What Happens to Your Estate If You Don’t Write a Will?
Many people understandably don’t think about the benefits of establishing a will while they are young, as they plan to live to old age. However, life does not always cooperate, and passing away without a will can create a troublesome situation for family members who do not have the legal authority to choose how to manage your affairs. In these situations, Florida’s intestate succession laws apply to distributing an estate.
Intestate succession is a formulaic method of determining how the property of an estate will be distributed. It is not a perfect system, but it attempts to capture the way most people act when they have an opportunity to articulate their intent. The property associated with intestate succession includes only that which a person owns alone. For example, if you and your spouse own a home together, this property would not be included, and neither would any living trusts or retirement accounts you’ve established.
At the time of your death, Florida courts look at your family circumstances to determine how your property will be distributed. If you have a spouse but no children or a spouse and children from that spouse (and he or she has no other descendants), your property would pass directly to that person.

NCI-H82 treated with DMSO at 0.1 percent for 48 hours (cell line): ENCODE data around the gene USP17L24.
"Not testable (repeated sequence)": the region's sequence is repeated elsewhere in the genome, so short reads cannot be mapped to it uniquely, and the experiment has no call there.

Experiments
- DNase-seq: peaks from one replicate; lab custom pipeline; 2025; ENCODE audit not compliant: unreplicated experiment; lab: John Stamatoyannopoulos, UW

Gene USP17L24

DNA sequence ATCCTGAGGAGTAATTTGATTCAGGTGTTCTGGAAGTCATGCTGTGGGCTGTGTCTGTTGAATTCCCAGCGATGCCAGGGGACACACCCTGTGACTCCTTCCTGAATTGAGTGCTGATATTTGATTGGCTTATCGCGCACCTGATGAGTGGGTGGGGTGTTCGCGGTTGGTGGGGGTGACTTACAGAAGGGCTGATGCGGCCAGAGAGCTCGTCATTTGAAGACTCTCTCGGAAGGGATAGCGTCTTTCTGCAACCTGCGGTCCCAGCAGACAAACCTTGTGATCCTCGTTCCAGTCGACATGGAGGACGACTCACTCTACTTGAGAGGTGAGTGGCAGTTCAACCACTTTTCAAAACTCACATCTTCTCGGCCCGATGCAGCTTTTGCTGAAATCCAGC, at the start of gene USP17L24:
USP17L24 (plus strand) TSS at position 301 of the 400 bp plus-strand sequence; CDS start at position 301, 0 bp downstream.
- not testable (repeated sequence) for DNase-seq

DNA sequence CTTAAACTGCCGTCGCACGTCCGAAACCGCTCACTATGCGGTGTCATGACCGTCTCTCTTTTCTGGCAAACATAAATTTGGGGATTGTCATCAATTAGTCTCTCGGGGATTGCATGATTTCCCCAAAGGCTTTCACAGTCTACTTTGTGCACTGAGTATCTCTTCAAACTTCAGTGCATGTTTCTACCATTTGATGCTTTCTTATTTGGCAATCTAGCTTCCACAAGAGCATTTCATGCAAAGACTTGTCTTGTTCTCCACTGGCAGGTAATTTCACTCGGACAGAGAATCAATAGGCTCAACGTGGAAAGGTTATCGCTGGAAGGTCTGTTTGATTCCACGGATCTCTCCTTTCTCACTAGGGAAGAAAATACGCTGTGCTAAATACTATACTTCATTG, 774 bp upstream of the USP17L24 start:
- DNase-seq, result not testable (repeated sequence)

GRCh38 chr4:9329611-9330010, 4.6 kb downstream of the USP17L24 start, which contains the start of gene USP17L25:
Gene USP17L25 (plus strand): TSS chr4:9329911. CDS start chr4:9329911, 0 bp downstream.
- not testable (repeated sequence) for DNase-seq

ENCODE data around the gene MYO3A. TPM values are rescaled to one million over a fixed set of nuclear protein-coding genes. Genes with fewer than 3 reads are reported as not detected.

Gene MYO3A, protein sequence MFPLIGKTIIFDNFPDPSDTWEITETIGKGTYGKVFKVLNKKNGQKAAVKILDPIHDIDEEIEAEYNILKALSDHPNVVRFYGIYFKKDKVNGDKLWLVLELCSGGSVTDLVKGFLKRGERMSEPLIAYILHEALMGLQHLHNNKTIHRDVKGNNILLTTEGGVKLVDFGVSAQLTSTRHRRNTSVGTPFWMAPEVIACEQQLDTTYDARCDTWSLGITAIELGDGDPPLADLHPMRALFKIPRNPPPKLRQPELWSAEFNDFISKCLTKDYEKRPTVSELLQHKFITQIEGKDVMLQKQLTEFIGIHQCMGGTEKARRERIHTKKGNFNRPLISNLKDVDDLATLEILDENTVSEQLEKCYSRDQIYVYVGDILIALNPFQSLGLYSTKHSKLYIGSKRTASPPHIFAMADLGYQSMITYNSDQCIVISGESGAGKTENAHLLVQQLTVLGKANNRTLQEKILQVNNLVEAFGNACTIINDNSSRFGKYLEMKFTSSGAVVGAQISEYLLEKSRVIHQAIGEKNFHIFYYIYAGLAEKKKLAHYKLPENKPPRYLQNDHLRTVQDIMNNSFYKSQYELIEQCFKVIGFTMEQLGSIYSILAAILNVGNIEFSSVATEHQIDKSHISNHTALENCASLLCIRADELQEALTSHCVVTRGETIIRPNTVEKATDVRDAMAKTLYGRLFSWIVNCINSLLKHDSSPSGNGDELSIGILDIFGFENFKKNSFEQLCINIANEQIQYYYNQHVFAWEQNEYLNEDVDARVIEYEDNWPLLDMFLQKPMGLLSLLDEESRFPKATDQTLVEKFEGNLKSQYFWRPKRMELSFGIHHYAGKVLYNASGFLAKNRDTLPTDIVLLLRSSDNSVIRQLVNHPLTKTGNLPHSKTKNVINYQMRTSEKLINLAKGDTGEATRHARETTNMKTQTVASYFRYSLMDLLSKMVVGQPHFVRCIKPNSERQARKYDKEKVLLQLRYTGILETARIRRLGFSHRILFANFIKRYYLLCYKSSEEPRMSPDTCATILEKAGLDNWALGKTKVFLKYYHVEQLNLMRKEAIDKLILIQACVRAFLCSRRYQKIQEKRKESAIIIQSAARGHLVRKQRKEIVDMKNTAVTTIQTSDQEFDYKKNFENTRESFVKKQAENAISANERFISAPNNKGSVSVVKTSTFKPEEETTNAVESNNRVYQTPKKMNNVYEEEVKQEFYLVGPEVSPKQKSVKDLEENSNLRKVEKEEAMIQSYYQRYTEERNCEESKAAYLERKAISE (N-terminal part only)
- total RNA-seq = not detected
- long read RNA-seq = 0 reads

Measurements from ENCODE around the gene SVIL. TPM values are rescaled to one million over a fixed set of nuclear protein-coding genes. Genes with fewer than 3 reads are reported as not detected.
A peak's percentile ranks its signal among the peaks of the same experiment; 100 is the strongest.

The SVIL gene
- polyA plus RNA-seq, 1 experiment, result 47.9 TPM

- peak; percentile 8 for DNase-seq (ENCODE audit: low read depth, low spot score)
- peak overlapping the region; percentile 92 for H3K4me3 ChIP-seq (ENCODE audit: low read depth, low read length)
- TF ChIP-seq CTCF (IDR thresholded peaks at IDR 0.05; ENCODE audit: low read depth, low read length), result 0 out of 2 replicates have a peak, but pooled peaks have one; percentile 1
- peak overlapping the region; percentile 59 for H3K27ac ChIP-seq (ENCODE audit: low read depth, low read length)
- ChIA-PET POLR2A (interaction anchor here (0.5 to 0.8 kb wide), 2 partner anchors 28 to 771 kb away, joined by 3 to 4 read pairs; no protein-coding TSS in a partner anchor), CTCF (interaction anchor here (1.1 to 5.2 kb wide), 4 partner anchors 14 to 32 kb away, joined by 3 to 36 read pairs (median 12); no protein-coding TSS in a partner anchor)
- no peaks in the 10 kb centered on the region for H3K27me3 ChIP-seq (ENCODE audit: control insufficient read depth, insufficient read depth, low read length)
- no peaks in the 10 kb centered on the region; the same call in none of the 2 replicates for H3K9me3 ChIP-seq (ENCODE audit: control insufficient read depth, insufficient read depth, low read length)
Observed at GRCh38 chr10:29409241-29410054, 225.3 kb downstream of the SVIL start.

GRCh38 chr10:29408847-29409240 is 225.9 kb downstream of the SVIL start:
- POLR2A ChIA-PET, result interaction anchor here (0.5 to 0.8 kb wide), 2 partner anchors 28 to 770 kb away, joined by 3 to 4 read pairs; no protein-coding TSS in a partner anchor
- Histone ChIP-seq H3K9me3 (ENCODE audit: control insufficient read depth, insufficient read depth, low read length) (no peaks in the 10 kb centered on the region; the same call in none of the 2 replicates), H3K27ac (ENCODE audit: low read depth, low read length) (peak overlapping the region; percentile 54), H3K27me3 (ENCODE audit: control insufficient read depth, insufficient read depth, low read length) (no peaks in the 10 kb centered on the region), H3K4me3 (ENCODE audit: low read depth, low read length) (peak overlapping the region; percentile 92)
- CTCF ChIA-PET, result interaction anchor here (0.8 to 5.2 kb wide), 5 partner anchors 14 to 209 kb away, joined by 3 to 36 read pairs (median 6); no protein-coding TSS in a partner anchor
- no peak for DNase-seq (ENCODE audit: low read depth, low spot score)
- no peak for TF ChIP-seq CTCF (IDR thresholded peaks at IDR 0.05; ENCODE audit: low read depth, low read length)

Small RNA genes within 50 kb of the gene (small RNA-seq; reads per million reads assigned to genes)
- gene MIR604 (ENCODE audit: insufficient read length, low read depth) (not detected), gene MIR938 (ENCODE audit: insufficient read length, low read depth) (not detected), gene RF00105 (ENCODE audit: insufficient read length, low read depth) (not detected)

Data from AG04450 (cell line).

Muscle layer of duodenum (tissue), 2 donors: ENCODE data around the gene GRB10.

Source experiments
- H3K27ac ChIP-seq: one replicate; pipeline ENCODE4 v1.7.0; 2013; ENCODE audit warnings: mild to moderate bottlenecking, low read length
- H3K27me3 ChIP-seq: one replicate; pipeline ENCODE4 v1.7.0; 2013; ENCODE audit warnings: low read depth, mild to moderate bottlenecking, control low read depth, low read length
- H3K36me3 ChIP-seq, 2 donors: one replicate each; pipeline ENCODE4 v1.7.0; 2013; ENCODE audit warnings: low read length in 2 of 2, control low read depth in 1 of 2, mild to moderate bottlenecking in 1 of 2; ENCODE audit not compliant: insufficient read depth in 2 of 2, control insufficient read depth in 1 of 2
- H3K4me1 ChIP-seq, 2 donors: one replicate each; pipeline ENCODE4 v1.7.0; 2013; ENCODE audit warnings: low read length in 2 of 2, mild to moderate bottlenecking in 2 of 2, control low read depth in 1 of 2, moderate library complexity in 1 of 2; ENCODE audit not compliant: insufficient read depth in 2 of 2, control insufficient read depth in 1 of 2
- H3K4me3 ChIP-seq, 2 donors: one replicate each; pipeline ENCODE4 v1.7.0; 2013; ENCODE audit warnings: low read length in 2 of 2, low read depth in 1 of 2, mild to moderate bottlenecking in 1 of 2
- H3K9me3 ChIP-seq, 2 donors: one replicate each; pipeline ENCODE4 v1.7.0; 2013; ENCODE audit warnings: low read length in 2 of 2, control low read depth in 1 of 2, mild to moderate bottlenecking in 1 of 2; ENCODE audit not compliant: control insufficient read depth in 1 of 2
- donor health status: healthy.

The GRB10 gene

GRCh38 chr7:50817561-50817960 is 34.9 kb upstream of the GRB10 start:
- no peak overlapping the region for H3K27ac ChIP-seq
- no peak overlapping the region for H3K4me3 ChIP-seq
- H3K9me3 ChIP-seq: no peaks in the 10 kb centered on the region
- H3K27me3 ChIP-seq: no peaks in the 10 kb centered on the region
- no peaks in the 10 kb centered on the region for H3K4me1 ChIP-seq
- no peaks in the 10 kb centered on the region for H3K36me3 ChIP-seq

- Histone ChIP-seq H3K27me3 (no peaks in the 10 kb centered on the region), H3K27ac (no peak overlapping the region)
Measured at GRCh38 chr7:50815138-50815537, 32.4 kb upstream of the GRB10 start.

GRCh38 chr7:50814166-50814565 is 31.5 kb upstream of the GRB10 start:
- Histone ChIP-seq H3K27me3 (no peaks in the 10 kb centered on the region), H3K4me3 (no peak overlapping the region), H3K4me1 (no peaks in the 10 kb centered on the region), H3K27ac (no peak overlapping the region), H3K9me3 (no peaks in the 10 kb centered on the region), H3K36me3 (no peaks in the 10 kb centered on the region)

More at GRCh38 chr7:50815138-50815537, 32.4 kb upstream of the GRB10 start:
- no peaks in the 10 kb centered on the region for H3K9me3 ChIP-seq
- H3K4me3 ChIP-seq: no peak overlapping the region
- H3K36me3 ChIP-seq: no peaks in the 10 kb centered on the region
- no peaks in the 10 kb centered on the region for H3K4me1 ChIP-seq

If you have children but no spouse, they would inherit it equally. It gets somewhat more complex, however, if you have children with your spouse, but he or she also has kids from another relationship. In that case, your children would inherit half of your estate and your spouse would inherit the other half.
If you have children both with your spouse and from another relationship, your spouse would inherit half and the children from the other relationship would inherit the other half. In the event you had neither spouse nor children, your parents would inherit your estate.
Finally, if you do not have a spouse, children or surviving parents, but do have siblings, they would inherit the estate equally. Meet with a Florida estate planning attorney from BaumannKangas Estate Law. to help you draft a legal, enforceable will that reflects your intent.